Everything You Should Know About Telecommute Work

telecommute work

There is an old song lyric that is very simple, yet profound: “Ain’t nothing going on but the rent.” From the working class to the middle class, most Americans struggle to make ends meet while aspiring to generate more income. Or, even start a small business. Great things start in small ways. So, it may make more sense to gradually work up to such aspirations.

The average American makes between $50,000 to $60,000 a year. However, the median income for most Americans is about $30,000. If we are talking about median level incomes, then about 20% of Americans make about $60,000 a year. Meanwhile, to be considered a member of the vaunted 1%, the wealthy elite who possess more wealth than the other 99% of Americans combined, you need to make at least $250,000 at the minimum.

Telecommute Work Means More Money

However, there are only so many hours in the day. With so many Americans juggling a career with family and running a home, getting an extra job to go to can feel like an extended delay of an aspirational dream. However, in the digital age, people don’t have to strategically schedule personal time to physically be in multiple places throughout the week for extra work. Not in the age of the telecommuting worker.

Many people are learning to earn extra money from the confines of home as telecommuting workers. It allows people to work and generate income on their own terms. Additionally, many businesses and employers are accommodating remote, telecommuting teams to streamline talent scouting initiative and to save on physical workspace overhead.

What is Telecommuting?

Telecommuting is a work option whereupon employees can execute their designated work responsibilities from the confines of home. Home essentially becomes an extension of the office just as long as a reliable wifi or internet connection is available. As a telecommuting worker, you can work from home 100% of the time, or report on-site to work from time to time, in part-time or full-time capacities.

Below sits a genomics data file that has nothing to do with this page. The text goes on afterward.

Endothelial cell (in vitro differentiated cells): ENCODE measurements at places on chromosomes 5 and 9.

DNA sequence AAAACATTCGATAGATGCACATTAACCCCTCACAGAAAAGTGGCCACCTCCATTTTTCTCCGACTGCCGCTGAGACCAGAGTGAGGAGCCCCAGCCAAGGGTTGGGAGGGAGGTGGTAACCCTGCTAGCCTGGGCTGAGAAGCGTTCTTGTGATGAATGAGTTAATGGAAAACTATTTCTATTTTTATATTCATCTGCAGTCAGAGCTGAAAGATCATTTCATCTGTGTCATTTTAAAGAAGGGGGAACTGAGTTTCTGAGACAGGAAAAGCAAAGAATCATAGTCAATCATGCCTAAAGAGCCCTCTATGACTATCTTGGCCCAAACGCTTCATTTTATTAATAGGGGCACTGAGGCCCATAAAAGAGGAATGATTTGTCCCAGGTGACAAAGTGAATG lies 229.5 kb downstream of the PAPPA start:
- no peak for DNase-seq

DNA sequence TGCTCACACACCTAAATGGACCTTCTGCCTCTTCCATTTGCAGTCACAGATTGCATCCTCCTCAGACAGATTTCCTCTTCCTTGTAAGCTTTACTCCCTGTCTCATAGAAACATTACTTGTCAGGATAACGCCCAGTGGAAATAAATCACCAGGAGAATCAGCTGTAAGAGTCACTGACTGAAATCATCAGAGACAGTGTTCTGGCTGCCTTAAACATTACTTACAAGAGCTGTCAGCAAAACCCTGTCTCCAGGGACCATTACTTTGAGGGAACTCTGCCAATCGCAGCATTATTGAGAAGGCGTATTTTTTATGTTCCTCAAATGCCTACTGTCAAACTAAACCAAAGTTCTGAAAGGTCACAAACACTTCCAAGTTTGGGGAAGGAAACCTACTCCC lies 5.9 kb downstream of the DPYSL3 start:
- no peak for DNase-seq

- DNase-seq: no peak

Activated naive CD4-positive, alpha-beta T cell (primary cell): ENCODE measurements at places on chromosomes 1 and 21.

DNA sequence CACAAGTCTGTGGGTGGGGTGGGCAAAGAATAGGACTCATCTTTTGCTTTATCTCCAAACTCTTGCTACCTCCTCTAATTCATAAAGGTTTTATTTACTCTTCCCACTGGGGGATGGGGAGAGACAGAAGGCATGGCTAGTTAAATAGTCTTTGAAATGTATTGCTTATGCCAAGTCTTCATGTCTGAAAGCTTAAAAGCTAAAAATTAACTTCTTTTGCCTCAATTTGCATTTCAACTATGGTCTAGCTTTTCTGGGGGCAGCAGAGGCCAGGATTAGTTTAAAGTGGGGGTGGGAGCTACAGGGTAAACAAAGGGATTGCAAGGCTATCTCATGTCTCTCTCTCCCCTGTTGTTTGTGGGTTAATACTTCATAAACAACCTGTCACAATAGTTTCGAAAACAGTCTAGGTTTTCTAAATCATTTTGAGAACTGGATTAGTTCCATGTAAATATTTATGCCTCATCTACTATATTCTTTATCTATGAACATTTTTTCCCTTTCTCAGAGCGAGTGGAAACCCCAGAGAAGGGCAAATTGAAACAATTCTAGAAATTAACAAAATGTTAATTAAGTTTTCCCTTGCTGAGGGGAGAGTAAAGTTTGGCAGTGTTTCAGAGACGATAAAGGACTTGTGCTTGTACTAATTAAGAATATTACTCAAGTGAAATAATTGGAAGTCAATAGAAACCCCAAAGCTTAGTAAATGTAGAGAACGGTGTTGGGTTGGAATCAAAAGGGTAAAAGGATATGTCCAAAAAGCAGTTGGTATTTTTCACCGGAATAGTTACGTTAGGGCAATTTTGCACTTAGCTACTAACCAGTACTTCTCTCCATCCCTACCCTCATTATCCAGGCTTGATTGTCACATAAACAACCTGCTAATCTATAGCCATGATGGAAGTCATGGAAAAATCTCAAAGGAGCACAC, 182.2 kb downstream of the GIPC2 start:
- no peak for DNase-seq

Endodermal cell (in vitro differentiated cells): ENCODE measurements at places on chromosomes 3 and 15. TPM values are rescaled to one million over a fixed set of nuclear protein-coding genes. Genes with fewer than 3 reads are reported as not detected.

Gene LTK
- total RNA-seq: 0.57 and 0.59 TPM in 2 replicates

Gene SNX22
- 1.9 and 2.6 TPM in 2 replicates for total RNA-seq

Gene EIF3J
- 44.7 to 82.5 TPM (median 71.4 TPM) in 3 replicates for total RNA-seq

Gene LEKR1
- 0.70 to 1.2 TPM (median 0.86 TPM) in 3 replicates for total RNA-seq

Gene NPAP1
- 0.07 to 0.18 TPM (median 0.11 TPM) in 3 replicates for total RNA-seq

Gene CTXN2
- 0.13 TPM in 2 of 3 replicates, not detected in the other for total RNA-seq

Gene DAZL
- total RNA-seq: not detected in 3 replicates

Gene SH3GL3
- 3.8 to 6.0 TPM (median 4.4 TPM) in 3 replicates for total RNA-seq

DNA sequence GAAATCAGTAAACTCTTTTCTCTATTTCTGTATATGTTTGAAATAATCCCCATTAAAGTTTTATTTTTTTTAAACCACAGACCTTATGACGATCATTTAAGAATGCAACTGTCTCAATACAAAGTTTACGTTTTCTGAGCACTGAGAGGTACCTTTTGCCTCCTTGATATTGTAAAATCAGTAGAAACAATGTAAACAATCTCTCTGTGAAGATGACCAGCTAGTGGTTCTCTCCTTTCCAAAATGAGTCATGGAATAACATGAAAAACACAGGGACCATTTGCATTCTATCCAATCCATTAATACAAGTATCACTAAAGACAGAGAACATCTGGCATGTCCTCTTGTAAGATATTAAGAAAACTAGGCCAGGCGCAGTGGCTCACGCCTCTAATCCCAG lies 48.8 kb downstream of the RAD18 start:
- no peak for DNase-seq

Telecommuting is the Future

This type of work arrangement is not an activity for a select fringe of specialized employees. In 2018, the American unemployment rate was at 4%, the lowest it has been in decades. However, most of the jobs counted against that number are low-paying, part-time, and/or seasonal jobs. People are working and making money. But not necessarily to an extent where making ends meets, generating extra income, or realizing small business ambitions becomes easier.

That may be a reason why so many Americans are turning to telecommute work. Its easier than trying to physically report to multiple on-site jobs. Whether you have skills as a computer designer, computer programmer, graphic artist, accountant, data analyst, writer, or have negotiated with your employer a way to work from home, there are endless opportunities to telecommute.

You can find telecommuting work opportunities on websites like Craigslist, Upwork, Fiverr, LinkedIn, GlassDoor, or MonsterJobs. If you want to start a small business and virtually manage remote workers, you can do so on virtual worksites like Slack, Trello, or, Workplace By Facebook. Over 55% of American employees currently telecommute to work 100% of the time. About 28% of Americans worked on-site and from home on a 50-50 rotating basis. Another 15% worked remotely on an occasional basis.

Set Your Own Terms

As a telecommuter, you can work on your own terms. How much extra money you stand to make depends on how many clients you serve at any given time. Also, how well you manage your time. You must find a way to designate parts of your home as an office, which may be difficult if you have a family. Yet, telecommuting is the future of business and your chance to generate extra income on your terms.

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Posted in: Personal Finance

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